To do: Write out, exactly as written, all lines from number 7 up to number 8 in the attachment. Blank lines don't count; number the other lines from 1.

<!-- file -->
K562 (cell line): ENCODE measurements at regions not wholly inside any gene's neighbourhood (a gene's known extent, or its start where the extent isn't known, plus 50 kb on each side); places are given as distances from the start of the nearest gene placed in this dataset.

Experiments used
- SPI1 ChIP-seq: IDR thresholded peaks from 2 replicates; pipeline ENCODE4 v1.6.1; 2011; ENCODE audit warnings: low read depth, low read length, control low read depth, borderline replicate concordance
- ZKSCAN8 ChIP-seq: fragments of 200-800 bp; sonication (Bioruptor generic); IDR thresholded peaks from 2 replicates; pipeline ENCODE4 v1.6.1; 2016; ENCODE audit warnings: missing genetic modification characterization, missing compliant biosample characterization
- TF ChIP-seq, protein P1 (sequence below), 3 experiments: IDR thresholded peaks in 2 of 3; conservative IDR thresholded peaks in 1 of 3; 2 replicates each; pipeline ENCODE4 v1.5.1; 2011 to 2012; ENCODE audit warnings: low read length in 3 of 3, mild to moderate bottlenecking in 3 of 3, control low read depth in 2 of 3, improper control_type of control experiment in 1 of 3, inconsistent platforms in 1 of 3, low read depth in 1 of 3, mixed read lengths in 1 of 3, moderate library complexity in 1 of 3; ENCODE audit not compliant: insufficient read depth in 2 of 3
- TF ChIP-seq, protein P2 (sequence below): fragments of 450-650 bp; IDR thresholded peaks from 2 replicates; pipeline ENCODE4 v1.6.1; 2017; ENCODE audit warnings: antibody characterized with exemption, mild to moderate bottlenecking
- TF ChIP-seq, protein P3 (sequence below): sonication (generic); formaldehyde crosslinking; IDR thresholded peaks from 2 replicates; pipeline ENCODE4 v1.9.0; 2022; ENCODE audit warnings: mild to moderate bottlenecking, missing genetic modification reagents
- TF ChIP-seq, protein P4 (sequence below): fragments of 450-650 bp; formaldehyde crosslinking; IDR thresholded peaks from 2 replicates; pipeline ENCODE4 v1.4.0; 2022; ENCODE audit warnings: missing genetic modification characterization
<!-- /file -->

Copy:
- TF ChIP-seq, protein P3 (sequence below): sonication (generic); formaldehyde crosslinking; IDR thresholded peaks from 2 replicates; pipeline ENCODE4 v1.9.0; 2022; ENCODE audit warnings: mild to moderate bottlenecking, missing genetic modification reagents
- TF ChIP-seq, protein P4 (sequence below): fragments of 450-650 bp; formaldehyde crosslinking; IDR thresholded peaks from 2 replicates; pipeline ENCODE4 v1.4.0; 2022; ENCODE audit warnings: missing genetic modification characterization